I'm sorry you lost your daughter, to say it is utterly unfair doesn't even come close to describing it.  But please understand that trauma and pain are all relative to the person experiencing it.  And what one person feels about what happened to them does not diminish or render void the experiences of another, even if the other has experienced worse.

Edited by Amanda_R, 31 August 2011 - 07:32 PM.


#56 blacksambopuppy

Posted 31 August 2011 - 09:06 PM

You are both right, of course, I was feeling very selfish when I wrote what I did about Pru being grateful to have her healthy sons. Everyone's pain is relative to their life experience, and having your body taken over (even violated) during what should be a sacred and enjoyable time is very traumatic. I didn't mean to belittle Pru's experience, and I apologise for telling her to "suck it up". I am lucky that all three of my birth experiences were wonderful in their own individual ways, and that the support "out there" for people who have suffered a neonatal death is more readily available than support for more hidden types of trauma (like having your birth experience completely ruined by fear and pain and uncertainty).

#57 Moulla

Posted 31 August 2011 - 09:12 PM

Prue,

I am absolutely disgusted in our healthcare system. How dare we pay such high taxes and supposedly live in a highly developed country, and yet have this kind of unprofessional, pathetic excuse for 'healthcare.' I am so sorry. Your blog is perfect as is to send to the health minister in your state or territory.

http://www.directory.nsw.gov.au/ministers.asp
This website is the NSW Premier and Minister Directory. If you are in another state just google it.

I thought these people could hear about your story to start with:

NSW Minister for Health
office@skinner.minister.nsw.gov.au


MSN Minister for Women and Family&Community Services
office@goward.minister.nsw.gov.au


NSW Minster for Mental Health
office@humphries.minister.nsw.gov.au

I's also send them a hard copy registered. It is SO important you are heard. Please let me know if I can do anything to help you get the message out there. You should find that these ministers will eventually get back to you. At least your story is on EB main website. Can you get your story published elsewhere? Im sure some newspapers and magazines may be interested?

Thank you for sharing your story. I am fuming!


All the best




#58 Grugette

Posted 31 August 2011 - 10:32 PM

Prue,

As all the others have written I'm so pleased your boys are doing well, congratulations.  I too had a 'best and worst of days'.  What a great way to put it.  

Several have commented that part of the healing process would be to go through your notes with someone from the obstetric world to interpret.  If you do this,I hope that it is everything healing it can be for you.  Especially as you have some very real questions about what happened and why.  I totally relate to wanting to talk to a surgeon about what happened and just never hearing back.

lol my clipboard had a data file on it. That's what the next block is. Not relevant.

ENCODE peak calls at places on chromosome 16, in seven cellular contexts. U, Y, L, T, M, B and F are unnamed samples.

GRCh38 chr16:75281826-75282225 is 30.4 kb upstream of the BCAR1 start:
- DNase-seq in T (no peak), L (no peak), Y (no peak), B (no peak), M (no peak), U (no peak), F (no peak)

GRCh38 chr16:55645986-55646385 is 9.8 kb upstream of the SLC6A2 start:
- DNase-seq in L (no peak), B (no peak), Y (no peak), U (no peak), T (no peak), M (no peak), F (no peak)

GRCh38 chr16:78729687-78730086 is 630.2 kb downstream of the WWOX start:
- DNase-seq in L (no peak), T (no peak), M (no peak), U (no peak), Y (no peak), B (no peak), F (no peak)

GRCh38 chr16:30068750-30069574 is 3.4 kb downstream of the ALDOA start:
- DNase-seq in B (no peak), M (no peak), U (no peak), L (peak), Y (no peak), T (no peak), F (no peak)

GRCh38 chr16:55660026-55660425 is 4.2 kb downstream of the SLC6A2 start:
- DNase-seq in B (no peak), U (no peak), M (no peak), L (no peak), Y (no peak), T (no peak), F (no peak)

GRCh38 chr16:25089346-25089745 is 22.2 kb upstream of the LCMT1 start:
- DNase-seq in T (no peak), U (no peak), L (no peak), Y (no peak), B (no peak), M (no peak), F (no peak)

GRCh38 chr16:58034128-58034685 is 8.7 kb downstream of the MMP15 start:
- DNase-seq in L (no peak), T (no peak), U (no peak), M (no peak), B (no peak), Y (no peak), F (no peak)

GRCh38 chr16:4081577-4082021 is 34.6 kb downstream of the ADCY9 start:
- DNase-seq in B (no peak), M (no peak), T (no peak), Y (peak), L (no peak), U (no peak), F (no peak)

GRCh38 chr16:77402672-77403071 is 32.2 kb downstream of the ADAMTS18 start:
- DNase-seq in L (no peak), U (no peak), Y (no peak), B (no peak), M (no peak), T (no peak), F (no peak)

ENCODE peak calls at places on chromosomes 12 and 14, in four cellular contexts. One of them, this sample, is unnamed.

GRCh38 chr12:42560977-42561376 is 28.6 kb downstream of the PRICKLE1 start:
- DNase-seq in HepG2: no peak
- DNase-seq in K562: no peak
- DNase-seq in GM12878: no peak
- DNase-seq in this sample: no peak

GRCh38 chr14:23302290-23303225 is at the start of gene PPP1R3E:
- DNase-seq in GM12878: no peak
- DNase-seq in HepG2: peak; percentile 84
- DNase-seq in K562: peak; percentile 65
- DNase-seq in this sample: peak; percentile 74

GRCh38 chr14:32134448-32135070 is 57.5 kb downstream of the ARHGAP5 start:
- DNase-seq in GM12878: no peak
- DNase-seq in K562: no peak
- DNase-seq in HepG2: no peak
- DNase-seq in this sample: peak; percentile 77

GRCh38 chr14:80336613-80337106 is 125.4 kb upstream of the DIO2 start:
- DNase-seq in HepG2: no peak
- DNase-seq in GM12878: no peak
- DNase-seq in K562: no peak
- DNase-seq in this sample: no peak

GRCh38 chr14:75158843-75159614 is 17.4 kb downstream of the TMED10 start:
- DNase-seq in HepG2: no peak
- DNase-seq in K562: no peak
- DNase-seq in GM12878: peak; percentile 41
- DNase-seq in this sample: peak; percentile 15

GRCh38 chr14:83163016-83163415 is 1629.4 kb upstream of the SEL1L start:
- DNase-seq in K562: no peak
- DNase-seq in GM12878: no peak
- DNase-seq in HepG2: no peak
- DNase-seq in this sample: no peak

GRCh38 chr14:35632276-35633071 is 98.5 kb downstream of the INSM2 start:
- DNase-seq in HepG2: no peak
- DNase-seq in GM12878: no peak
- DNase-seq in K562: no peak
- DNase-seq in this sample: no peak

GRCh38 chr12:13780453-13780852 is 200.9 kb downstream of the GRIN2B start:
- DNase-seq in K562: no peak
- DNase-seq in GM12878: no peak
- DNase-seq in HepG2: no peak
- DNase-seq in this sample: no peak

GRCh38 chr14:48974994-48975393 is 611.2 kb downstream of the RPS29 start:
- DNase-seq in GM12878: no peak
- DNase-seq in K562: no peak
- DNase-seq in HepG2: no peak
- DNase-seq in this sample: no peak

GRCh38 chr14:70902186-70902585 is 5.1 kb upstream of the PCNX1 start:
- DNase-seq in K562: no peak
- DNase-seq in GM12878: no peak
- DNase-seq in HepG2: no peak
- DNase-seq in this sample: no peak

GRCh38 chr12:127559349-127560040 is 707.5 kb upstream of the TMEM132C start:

I read the narrative part of my notes at 3am on the ward after a midwife left them behind and wished I hadn't.  I was incandescent with rage at some of what they wrote.  It was as though my medical notes there were for the exclusive purpose of serving the staff in a rear-protecting sense.  The spin was unreal.  

I don't want to get between you and a stage of healing I just wanted to point out that it may be a mixed experience.  I'm certainly now thinking of re reading my notes with the help of a midwife and some distance, and maybe some counselling.

I can't thank you enough for sharing your experience. It was so hard to pin down in those early weeks and months why well meaning girl friends, jumping to 'but now you have a healthy baby and that is all that matters' was so frustrating.  The websites posted earlier have already helped me and now I realise I do need more help, so thank you.

#59 Swiss-Aussie-Mama

Posted 06 September 2011 - 07:18 AM

Oh Prue, how I admire your courage and honesty. Pregnancy and birth is not always joy and happy memories - I can relate. I was constantly exhausted, bloated and sleepy, as well as constantly concerned about the wellbeing of the babies during my twin pregnancy, having needed ultrasound scans every 2 weeks because of the risks of Twin-to-Twin-Transfer-Syndrome. All that is behind me now, having given birth 16 months ago to Felix and Oscar born at 33 weeks. However, it's not such a distant memory... My waters broke at 29 weeks and I was immediately admited to hospital and told I wouldn't be leaving until the birth. Shock and disbelief. After a very rough start (including 24 hours in intensive care!), I stabilised and ended up spending 4 weeks in the prenatal ward. I was able to think about the options, and was able to have a 'planned' caesarian (= calm, prepared, and not dramatic at all - except for the end when those wonderful babies appear!). However, my hospital experience here in Switzerland was excellent; supportive and empathetic nursing staff, excellent doctors, outstanding neonatal team, excellent communication, family allowed to visit anytime. I believe that made all the difference between having a traumatic birthing experience or not. After the birth, the nursing staff made a concious decision to put me in a room with 2 other women who had also had premature babies (as opposed to sharing a room with joyous breastfeeding new mums and their tiny little ones... Which would have been very difficult for me to cope with, given my two very tinys were in neo). One of my postnatal roommates had also had a traumatic natural/caesarian premature twin birth and I just think you and your husbands/parters deserve a medal.  
(Long story, sorry, just had to share.)
PS Love reading your blogs. All the very very best with your bundles of preciousness!

#60 prue~c

Posted 07 September 2011 - 07:33 AM

Thank you for the kind replies everyone, and some really good ideas on how to move past it all, or at least come to some sort of understanding.

I just wish the staff at the hospital had been more pro-active. I had several conversations with a social worker and told her what I needed, and she promised to follow up, but nothing happened. It was like she ticked her box - she had seen me - and moved on to the next patient.

Anyway, I SO understand why so many women choose home birth after a traumatic experience.

Swiss Twin Mama, NSW Health could learn a lot from the Swiss system. I was placed into a share room with a woman and her newborn. The revolving door of happy visitors and cheerful conversation - not to mention the crying baby - wasn't exactly a welcome distraction.

#61 F.E.B.E

Posted 07 September 2011 - 11:59 PM

You have such a compelling way of sharing your stories Prue. Your story made my blood boil  if there is any way Eb can assist in highlighting poor care of labouring women by our health system let me know.

The links shared by Loulla are a good start for people who would like to complain to the NSW government.